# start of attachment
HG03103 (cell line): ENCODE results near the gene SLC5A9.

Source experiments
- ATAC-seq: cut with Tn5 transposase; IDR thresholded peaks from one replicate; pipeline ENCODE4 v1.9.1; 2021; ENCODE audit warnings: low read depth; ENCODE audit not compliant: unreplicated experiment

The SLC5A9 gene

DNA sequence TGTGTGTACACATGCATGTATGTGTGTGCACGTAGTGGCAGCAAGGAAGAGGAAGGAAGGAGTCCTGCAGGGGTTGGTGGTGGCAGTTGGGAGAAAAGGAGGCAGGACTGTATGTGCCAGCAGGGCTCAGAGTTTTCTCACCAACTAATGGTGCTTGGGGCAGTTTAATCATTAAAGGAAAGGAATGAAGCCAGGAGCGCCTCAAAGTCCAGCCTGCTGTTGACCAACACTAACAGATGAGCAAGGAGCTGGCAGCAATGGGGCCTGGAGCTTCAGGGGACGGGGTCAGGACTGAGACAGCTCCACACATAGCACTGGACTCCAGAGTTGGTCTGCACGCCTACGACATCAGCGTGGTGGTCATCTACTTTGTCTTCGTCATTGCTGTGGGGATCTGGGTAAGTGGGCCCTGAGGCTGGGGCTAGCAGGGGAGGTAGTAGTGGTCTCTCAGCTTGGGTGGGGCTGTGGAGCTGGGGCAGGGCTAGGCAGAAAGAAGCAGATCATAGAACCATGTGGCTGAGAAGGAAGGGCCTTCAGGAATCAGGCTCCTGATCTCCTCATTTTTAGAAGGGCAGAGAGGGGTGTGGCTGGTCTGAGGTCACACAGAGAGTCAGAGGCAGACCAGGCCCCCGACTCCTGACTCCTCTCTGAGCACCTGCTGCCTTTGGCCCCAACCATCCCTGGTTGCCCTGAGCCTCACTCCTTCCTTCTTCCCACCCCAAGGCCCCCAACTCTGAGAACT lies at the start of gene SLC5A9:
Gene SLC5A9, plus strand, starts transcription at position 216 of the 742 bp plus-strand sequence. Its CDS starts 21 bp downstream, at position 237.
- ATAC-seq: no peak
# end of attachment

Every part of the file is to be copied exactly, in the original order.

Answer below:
HG03103 (cell line): ENCODE results near the gene SLC5A9.

Source experiments
- ATAC-seq: cut with Tn5 transposase; IDR thresholded peaks from one replicate; pipeline ENCODE4 v1.9.1; 2021; ENCODE audit warnings: low read depth; ENCODE audit not compliant: unreplicated experiment

The SLC5A9 gene

DNA sequence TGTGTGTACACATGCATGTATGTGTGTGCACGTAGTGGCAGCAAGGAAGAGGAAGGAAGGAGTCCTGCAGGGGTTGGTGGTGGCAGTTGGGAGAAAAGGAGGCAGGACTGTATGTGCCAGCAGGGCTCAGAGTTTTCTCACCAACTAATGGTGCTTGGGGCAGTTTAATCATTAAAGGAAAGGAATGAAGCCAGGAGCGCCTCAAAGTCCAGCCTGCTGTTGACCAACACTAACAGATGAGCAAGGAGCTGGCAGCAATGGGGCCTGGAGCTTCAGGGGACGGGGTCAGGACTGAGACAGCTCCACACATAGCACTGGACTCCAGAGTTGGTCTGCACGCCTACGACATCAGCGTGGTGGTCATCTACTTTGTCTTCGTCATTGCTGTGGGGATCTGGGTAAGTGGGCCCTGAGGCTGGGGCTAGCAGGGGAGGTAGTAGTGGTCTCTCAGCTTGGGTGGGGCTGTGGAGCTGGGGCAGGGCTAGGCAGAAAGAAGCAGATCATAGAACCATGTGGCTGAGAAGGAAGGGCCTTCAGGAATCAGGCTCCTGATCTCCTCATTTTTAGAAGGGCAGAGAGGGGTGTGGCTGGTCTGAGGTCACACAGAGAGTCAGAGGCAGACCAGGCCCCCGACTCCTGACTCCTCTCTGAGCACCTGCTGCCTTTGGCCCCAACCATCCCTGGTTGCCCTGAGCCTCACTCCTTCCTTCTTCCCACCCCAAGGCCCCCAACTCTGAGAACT lies at the start of gene SLC5A9:
Gene SLC5A9, plus strand, starts transcription at position 216 of the 742 bp plus-strand sequence. Its CDS starts 21 bp downstream, at position 237.
- ATAC-seq: no peak